Open Studios…..

Starts tomorrow – looking for something different to do this weekend…..Jump on the Australian Ceramics website:   Follow the links to  Open Studios – Unearth Your Local Potter

Here’s a link to an interview on Radio National with our President of the Australian Ceramics Association – Shannon Garson from the Sunshine Coast.

Potters all over the Queensland and Australia have opened their studios this weekend –

Listen here:

Now if there’s one thing close to a potters heart other than pots, it’s food. I’ve just popped into the over two chocolate cakes:

Recipe:  Super Easy (very delicious) Chocolate Cake

1 cup organic s/r flour

1 cup organic raw sugar

1/3 cup cocoa

1/3 cup organic butter (softened)

1/2 cup organic full cream milk

2 organic eggs

Directions:  sift dry ingredients into bowl of mix master, then add wet ingredients. Mix on med/high for 4 minutes until light and fluffy.  Bake in a square or round lined cake tin for 35-40 minutes on a 160 oven.

Ice with your favourite icing or for simplicity dust with some pure icing sugar.

Serve with a cuppa coffee, tea or hot chocolate…..enjoy.


I was was going to post a photo of the first chocolate cake out of the oven, but wordpress uploader isn’t working, so it’s a oldie but a goodie – a cup for your your tea or coffee instead.

If you’re around the Northside of Brisbane tomorrow or Sunday, please drop in for a piece of cake, cuppa, chat and demonstration. Love to see you…..Pattie

6 Osira Close, Eatons Hill  (19 kim from the City) next door to Albany Creek and on the eay to the beautiful Samford.

Handmade Samford also has a wonderful market on tomorrow from 12noon till 5pm.

Have a wonderful weekend.






Studio Open Weekend….

My studio is opening for the first time and I’m really excited to be part of the Australian Ceramics Associations – Unearth Your Local Potter Weekend.

Unearth Your Local Potter

I’ve included some shots of the studio….

New Work Feb 24 314

Inside looking out….

Come along and join me for a cuppa, a chat, look around and see some pieces being handmade…..Saturday 16 August and Sunday 17 August  10.00am  till 4.00pm both days.


DSC_0188Outside Looking In….

Have a wonderful day and I look forward to hopefully meeting you in person on the open weekend.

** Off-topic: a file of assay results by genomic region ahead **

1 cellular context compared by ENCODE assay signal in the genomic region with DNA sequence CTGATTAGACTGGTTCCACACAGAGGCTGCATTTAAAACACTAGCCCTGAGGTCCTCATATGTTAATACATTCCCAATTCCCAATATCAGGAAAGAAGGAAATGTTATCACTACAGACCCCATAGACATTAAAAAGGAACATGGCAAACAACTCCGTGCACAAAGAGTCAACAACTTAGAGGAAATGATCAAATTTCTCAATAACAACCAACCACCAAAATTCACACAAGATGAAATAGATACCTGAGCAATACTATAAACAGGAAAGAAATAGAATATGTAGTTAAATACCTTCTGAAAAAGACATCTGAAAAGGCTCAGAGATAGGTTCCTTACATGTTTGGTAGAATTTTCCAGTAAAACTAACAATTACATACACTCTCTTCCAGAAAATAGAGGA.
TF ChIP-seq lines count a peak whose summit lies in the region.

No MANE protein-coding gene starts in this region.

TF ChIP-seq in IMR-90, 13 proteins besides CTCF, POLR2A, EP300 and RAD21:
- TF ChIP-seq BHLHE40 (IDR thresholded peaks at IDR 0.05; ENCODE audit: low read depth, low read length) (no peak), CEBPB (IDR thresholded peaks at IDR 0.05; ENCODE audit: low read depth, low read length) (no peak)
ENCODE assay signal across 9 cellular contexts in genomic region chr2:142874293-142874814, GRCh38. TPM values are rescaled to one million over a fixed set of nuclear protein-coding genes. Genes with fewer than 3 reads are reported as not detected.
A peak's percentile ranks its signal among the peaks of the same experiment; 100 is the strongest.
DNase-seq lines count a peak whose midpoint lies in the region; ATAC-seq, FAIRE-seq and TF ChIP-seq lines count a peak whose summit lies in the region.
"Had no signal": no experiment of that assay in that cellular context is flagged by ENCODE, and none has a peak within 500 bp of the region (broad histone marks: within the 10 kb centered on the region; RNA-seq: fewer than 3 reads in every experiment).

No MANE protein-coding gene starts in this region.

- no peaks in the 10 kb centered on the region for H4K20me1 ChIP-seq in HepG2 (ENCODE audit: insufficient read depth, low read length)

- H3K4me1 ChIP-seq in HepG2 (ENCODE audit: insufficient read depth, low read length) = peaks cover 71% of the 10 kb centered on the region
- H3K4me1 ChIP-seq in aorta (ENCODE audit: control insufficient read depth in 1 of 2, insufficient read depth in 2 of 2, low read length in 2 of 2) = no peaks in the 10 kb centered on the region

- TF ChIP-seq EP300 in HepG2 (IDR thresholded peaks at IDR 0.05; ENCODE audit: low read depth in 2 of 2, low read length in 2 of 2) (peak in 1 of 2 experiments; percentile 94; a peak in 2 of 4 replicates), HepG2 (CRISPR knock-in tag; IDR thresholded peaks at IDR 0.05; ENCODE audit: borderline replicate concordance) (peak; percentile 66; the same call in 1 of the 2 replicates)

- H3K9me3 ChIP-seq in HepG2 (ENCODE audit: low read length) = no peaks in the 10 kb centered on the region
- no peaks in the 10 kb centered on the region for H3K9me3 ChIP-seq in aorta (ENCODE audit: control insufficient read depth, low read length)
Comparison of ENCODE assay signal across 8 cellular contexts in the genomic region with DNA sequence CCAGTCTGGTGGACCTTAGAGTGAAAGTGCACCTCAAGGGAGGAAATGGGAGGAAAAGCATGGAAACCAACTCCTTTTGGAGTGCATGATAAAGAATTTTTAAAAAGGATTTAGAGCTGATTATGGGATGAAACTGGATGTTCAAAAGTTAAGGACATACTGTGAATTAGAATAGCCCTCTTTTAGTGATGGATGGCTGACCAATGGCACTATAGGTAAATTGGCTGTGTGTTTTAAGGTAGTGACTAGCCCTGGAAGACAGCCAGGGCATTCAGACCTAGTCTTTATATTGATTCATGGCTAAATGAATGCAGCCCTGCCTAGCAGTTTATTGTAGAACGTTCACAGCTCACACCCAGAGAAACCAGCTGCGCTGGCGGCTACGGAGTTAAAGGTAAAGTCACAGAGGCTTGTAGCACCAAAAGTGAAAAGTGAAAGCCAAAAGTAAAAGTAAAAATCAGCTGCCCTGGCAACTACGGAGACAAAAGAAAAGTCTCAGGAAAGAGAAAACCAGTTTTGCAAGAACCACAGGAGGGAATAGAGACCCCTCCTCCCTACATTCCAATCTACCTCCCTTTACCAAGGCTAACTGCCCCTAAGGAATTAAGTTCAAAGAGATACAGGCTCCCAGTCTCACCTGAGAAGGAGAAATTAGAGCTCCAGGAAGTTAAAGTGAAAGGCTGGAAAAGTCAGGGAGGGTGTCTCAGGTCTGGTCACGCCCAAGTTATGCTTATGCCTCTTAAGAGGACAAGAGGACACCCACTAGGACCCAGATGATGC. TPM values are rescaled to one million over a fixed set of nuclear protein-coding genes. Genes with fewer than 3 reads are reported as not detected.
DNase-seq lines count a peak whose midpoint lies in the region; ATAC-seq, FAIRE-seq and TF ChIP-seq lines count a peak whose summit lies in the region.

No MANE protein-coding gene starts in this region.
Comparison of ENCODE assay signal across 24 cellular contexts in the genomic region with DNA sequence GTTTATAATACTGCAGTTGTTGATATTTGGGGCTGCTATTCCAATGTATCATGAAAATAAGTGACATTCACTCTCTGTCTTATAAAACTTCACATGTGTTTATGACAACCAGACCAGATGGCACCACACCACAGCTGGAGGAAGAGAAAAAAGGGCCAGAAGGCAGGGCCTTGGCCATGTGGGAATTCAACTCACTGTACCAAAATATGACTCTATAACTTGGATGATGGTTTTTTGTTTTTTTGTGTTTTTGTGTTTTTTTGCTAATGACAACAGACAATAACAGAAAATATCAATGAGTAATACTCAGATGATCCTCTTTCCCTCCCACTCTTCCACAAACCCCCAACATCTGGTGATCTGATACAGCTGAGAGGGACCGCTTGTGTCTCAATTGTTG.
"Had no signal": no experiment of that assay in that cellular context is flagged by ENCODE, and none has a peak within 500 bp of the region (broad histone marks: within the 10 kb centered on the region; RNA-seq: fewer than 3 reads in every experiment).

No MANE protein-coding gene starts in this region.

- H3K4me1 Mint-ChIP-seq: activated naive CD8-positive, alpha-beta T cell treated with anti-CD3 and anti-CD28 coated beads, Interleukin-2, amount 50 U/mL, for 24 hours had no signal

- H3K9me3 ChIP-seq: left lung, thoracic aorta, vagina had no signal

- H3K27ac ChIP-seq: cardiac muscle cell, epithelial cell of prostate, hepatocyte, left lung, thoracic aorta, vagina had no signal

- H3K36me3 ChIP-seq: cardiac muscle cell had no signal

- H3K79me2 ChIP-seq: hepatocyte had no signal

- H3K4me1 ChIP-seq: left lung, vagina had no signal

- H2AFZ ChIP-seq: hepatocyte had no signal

Best wishes, Pattie



This gallery contains 2 photos.

I can’t believe we are in the last third of June. With the colder weather, pots are taking that little longer to dry, I’m started this week putting boiled water from the jug in my  throwing water (trying to stop … Continue reading

Which Clay!

After kicking of a firing late Sunday, I checked the kiln today and it isn’t quiet cool enough to open…I will have to wait until tomorrow. In the meantime I thought I would go through the various types of clays that potters use and their differences and share some images.

Terracotta Clay (meaning baked earth) – a type of earthenware clay, the fired clay body is porous. Fired terracotta is not watertight, but surface-burnishing the body before firing can decrease its porousness and a layer of glaze can make it watertight.

A Terracotta Warrior

Earthenware articles may sometimes be as thin as bone china and other porcelains, though they are not translucent and are more easily chipped. Earthenware is also less strong, less tough and more porous than stoneware or porcelain clays, Earthenware is less expensive and easier to work with. Due to its higher porosity, it must usually be glazed in order to be watertight.

Sandy Brown is one of my favourite potters and I hope to one day own one of her beautiful earthenware plates/platters.

Stoneware Clay – is tough, dense, impermeable and hard enough to resist scratching by a steel point, and differs from porcelain because it is more opaque, and normally only partially vitrified. It may be vitreous or semi-vitreous. It is used to produce tableware and art ware.

Stoneware pieces by Gwyn Hanssen Piggot

Porcelain clay – Porcelain derives its present name from old Italian porcellana (cowrie shell) because of its resemblance to the translucent surface of the shell. Porcelain can informally be referred to as china or fine china in some English-speaking countries, as China was the birthplace of porcelain making. Properties associated with porcelain include low permeability (vitrification) and elasticity (which make it a difficulty clay to work with); considerable strength, hardness, toughness, whiteness, translucency and resonance, and a high resistance to chemical attack and thermal shock.

Above is some tableware pieces by Australian Artist Kris Coad made of Southern Ice Porcelain.

I have tried many clays over the years (earthenware, terracotta, stoneware) and in 2008 I took the leap and tried some porcelain clays: Imperial, Southern Ice Porcelain and Superior Porcelain. They are all good clays, but for the work I do Southern Ice fits best. It’s a challenging clay, and some days requires a lot of patience, but every time I open the kiln I love the look, feel, texture and results the clay offers.